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Discussion Starter #1
So I fried my amp. I have a battery wires in series to a battery in my trunk. In between the two batts I have my fuse within 12" from the first batt.
Then from my second batt, I am directly wired with no fuse to the amp, as of now (no amp yet)

Do I need a fuse/breaker between the first and second battery? Or can I take my fuse from the first batt and run it between the second batt and my new amp coming?

It is rated at 120amps, and I plan on running another amp thats rated at 80 I think. Should I get a 200amp breaker to run before the amps?
 
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Discussion Starter #2
Where are your batteries? If one is in the front and the other in the rear you need both batteries fused in case the wire between them shorts out you want burn up your car. Trust me when I tell you that when even a small wire heats up enough to burn the plastic it will catch the car on fire. I've seen it happen.
 
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Discussion Starter #3
No offense... but THAT... IS A HORRIBLE IDEA. You actually need another fuse between the batteries. You need one right after the front battery and then another right before the rear battery, if you're not willing to do this you might as well torch it yourself.

Also, you said you had the batteries in series... if you did you would be running 24V...
 
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Discussion Starter #4
lol, my bad...when I post these ideas I am at work and rushing so as not to get caught using the computer...lol

Batts ARE parallel in 12V and one is in the trunk, so I do need to keep my fuse under the hood where it is now...

The question I guess I have is....

Do I need to match the fuse size to the fuses in the amp (120amps)???
Or can I run a 60amp fuse between the batts, and then a bigger fuse after the second battery?

I guess I know my own answers, besides the fuse size between 1st/2nd battery.
 
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Discussion Starter #5
run a fuse big enough to handle whatever the amp can pull. If you have the ability to pull 120 amps, Then put 120 amp fuse wherever you have fuses in line. I have a 200 amp fuse up front and a 120 going to each back battery. Then I have one battery connected to my bass amp and one battery connected to my high amps. Never had a problem. You also want to make sure the cable is big enough to handle the loads you are putting through them.
 
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Discussion Starter #6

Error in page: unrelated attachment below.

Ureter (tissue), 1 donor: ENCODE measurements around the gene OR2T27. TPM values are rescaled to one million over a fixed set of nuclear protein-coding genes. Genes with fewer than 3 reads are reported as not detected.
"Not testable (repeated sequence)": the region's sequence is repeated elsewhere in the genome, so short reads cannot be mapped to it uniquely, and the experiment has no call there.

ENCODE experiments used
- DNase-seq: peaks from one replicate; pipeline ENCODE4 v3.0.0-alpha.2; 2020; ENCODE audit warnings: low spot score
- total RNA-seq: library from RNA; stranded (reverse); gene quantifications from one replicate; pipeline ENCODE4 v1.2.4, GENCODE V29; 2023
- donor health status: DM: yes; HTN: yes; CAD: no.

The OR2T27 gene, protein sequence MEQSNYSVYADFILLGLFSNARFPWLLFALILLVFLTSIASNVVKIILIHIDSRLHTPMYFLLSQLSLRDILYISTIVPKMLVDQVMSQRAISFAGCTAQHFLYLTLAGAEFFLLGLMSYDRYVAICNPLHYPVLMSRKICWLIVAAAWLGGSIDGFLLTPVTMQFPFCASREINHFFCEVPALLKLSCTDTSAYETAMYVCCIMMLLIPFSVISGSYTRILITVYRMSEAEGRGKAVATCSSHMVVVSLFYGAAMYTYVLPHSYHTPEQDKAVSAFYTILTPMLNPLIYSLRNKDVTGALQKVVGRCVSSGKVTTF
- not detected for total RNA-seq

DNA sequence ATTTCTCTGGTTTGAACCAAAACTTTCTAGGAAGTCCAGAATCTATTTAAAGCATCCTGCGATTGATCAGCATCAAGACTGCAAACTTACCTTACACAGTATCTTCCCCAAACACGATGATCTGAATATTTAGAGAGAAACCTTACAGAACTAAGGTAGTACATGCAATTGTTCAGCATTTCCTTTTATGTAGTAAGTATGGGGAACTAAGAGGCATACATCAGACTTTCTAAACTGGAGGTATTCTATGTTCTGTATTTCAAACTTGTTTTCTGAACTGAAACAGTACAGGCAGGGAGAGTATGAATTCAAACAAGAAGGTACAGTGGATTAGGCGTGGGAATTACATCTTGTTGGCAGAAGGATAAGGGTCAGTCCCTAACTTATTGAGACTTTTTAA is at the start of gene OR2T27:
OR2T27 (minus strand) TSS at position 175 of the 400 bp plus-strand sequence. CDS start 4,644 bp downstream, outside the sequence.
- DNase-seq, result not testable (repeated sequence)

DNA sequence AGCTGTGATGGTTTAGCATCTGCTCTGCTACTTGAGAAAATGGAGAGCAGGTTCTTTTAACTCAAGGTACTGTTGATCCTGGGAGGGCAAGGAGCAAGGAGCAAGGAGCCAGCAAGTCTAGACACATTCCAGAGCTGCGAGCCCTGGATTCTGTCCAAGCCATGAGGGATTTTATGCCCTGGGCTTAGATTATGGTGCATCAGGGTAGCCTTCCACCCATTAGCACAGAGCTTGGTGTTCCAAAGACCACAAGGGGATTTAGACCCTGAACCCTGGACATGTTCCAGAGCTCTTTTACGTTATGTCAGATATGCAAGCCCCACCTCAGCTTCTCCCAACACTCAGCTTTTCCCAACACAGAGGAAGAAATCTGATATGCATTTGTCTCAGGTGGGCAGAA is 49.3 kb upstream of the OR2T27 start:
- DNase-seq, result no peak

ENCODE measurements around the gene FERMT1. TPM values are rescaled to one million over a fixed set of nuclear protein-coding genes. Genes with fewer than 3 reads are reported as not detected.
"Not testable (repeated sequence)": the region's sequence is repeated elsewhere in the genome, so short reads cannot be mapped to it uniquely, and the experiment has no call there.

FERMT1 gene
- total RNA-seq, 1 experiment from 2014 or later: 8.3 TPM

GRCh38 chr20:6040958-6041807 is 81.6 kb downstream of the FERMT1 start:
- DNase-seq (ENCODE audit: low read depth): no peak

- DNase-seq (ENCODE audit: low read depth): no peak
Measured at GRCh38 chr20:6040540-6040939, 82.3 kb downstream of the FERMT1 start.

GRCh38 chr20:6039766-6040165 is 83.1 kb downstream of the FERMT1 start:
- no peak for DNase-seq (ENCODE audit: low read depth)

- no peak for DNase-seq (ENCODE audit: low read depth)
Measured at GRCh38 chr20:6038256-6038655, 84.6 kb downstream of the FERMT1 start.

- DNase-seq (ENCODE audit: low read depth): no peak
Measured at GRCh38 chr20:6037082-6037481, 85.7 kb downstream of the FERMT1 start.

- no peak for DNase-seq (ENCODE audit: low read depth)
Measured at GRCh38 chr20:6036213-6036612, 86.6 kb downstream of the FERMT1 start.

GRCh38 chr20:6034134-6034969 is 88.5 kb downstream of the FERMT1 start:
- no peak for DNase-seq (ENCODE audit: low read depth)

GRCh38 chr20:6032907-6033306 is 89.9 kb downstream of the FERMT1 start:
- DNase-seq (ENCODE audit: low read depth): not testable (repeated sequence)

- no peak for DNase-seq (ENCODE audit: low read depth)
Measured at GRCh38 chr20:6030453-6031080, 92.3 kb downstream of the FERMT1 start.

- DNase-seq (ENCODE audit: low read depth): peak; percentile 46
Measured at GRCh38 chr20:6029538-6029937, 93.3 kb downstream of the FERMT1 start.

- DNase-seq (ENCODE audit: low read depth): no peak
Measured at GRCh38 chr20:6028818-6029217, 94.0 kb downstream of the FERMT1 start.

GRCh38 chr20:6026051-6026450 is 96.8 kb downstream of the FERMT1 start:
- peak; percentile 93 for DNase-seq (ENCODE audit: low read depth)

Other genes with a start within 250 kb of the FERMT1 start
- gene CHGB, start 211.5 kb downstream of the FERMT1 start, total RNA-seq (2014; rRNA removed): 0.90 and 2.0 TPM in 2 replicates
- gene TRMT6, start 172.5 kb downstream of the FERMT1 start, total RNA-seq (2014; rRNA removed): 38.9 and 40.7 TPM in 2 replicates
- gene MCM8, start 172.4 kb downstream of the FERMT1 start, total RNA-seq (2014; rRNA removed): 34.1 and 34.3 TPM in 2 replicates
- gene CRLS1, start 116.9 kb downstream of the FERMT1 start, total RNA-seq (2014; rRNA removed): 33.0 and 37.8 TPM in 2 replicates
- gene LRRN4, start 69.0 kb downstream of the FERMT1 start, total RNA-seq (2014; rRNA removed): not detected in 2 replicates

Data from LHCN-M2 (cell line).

Im running 4awg, and I guess I need to buy at least a 120amp breaker and fuse

was trying to avoid buying more stuff
 
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Discussion Starter #7
I would use fuses, breakers have occasionally welded closed... not good...

Probably would never happen.... but fuses>breakers in my book.
 
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Discussion Starter #8
I ended up just getting another ANL fuse holder and 2 200amp fuses...although I think my current ANL holder is for mini.fuse was B1G1free tho
 
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Discussion Starter #9
on a 4 gauge wire I'd stick with 150A fuses of less to err on the safe side.
 
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Discussion Starter #11
The purpose of fuse(s) is to protect both the wire and the component, so in the event that your rear battery goes dead, then currents will be pulled from your front battery, and in such a case can be enough to overheat your 4ga wiring, so your short answer is to fuse your 4 ga for 120 amps... the max that your sub amp will draw, I have only seen spl systems have their highs/mid amp draw max current.. personnaly, in my system, I started out with a budget and got my wiring free... used to work for a stereo shop, but anyways, I initially used 4ga for my highs amp, then i grew my system to include a box, a 2500d orion, 2 10" h2 subs and the high amp which is orion8004, now that amp isnt drawing max current, and the sub amp is drawing mostly from the batt in the trunk a yellow optima, but i have had to add power wiring incase i did have a large load drawn from the alt/front batt... so i have (2) 4 ga power wires going aft... that was less expensive, read free, than having to buy 0/1 ga wire... read as 4.50 a foot. but do what you wanna do.. my .02 is worth this..